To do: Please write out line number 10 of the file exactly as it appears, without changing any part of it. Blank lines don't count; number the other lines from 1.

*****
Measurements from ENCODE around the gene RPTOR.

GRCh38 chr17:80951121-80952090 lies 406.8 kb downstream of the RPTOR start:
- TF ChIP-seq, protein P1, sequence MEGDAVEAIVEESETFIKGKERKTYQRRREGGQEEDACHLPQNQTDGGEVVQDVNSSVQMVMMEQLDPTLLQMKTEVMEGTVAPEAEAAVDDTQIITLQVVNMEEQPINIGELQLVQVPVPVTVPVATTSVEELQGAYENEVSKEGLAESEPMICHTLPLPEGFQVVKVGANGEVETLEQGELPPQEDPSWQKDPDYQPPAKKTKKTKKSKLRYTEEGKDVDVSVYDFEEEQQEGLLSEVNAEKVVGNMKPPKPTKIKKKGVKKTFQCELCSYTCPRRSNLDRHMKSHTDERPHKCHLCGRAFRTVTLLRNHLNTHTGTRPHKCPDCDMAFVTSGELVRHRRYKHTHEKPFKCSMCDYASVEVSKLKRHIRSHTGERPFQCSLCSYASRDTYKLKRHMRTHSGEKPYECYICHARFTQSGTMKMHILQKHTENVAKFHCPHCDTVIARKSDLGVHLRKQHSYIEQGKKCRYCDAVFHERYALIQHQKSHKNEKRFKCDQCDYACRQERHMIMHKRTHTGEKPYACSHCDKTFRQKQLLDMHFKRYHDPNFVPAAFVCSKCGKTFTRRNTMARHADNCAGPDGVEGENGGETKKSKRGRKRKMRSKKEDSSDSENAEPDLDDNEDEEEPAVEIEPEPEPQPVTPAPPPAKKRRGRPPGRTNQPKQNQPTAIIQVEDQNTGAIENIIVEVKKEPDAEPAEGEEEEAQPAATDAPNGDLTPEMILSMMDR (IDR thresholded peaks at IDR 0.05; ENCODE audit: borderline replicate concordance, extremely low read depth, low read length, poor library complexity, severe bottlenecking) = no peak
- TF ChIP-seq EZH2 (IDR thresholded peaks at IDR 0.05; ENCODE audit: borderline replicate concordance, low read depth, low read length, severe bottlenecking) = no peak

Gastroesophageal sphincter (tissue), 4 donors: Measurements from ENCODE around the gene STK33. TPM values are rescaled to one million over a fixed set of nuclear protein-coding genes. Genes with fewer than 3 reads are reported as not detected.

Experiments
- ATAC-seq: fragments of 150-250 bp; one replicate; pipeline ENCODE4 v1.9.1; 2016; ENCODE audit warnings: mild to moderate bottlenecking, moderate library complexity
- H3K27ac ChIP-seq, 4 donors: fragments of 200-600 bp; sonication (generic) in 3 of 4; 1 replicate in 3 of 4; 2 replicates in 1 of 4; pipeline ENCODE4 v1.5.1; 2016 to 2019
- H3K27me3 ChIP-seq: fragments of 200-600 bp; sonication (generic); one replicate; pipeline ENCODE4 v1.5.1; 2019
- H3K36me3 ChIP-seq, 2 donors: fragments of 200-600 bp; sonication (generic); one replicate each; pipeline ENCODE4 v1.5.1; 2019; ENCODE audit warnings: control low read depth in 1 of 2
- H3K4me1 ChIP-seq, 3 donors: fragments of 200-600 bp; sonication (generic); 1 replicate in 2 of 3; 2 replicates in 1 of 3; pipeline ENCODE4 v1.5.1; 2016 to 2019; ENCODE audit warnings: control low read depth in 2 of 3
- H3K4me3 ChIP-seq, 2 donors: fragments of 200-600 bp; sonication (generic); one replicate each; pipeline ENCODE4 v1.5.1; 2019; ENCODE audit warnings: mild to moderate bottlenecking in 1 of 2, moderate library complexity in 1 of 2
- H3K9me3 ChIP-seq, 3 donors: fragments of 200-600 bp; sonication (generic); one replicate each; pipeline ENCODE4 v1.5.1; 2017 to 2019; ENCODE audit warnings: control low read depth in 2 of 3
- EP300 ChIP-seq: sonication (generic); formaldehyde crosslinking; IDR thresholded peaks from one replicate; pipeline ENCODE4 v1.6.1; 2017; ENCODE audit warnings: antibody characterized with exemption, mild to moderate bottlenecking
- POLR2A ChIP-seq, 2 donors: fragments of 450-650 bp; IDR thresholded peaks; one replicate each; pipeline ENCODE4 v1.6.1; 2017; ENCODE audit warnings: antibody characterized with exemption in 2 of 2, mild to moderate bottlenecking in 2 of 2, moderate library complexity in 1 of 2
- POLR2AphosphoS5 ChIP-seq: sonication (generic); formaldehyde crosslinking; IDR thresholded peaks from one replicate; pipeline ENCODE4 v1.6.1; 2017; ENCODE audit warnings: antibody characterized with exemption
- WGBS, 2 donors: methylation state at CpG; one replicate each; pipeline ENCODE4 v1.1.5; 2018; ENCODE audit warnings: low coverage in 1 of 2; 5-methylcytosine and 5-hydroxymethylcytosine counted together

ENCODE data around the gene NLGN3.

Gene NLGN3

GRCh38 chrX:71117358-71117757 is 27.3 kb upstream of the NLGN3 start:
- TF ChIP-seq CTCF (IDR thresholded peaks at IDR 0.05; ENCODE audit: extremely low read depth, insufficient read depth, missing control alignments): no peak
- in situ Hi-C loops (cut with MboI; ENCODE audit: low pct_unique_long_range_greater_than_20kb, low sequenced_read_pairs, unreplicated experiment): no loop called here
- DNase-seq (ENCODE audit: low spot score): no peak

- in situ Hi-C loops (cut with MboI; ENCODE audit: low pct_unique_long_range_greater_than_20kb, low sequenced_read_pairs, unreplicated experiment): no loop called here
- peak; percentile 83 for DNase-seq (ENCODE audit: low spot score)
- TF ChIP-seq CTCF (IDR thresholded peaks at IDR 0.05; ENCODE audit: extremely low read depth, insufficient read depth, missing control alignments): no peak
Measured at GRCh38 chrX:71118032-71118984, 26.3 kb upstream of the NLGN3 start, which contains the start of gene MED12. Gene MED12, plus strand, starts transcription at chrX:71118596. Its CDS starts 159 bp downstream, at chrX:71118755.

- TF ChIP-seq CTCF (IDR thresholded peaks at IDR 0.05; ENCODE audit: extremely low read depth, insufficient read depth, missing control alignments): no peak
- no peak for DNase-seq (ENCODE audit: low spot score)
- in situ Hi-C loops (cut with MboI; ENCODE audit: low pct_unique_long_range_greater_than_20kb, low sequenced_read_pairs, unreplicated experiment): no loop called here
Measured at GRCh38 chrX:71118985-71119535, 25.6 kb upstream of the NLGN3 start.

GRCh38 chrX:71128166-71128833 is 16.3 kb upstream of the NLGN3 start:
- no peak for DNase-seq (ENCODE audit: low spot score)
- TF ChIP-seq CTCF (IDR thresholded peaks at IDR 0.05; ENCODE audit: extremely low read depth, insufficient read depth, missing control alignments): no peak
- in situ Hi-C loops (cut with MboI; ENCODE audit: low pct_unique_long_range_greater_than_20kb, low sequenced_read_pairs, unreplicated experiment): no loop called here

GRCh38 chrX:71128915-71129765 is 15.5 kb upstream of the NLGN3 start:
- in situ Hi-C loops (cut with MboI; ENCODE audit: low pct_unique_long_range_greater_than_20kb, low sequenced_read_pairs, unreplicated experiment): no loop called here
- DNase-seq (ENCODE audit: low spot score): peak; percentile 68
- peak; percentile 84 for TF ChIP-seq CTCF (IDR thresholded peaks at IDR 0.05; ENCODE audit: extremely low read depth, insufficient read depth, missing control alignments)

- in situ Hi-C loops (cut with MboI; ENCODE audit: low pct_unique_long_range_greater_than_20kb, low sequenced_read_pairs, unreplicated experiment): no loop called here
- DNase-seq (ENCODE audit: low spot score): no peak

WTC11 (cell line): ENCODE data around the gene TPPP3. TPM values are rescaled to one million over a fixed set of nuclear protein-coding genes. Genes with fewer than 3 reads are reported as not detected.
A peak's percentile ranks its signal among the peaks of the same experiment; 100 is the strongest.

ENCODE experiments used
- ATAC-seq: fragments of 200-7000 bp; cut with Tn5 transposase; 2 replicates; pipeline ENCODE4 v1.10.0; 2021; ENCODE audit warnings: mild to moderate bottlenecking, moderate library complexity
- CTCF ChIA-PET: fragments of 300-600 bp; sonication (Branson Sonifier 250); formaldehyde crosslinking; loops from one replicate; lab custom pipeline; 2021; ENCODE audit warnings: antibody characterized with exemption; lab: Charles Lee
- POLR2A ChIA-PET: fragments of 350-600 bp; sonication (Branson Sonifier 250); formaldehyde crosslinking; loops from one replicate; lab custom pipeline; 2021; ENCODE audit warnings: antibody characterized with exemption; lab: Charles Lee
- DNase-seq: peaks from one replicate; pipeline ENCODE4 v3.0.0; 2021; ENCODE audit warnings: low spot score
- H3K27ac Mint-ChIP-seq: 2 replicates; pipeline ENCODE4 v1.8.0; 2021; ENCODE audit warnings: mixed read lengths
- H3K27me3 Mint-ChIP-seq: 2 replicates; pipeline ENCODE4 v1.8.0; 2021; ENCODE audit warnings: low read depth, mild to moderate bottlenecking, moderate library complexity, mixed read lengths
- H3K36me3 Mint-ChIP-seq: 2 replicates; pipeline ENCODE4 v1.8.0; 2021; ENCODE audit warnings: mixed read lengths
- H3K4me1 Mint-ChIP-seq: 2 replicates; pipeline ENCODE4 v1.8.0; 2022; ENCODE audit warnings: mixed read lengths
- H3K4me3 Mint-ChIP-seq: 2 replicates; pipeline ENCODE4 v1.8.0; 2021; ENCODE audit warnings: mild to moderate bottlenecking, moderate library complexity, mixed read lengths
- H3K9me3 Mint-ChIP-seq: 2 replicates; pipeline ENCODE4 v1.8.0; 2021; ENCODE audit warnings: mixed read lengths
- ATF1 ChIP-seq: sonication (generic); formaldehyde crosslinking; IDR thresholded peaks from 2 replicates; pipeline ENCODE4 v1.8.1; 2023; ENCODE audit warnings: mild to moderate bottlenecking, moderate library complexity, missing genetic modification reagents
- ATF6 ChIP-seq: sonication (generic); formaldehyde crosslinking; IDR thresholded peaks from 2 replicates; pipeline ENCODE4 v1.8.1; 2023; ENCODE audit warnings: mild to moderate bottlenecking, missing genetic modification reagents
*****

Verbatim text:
- H3K36me3 ChIP-seq, 2 donors: fragments of 200-600 bp; sonication (generic); one replicate each; pipeline ENCODE4 v1.5.1; 2019; ENCODE audit warnings: control low read depth in 1 of 2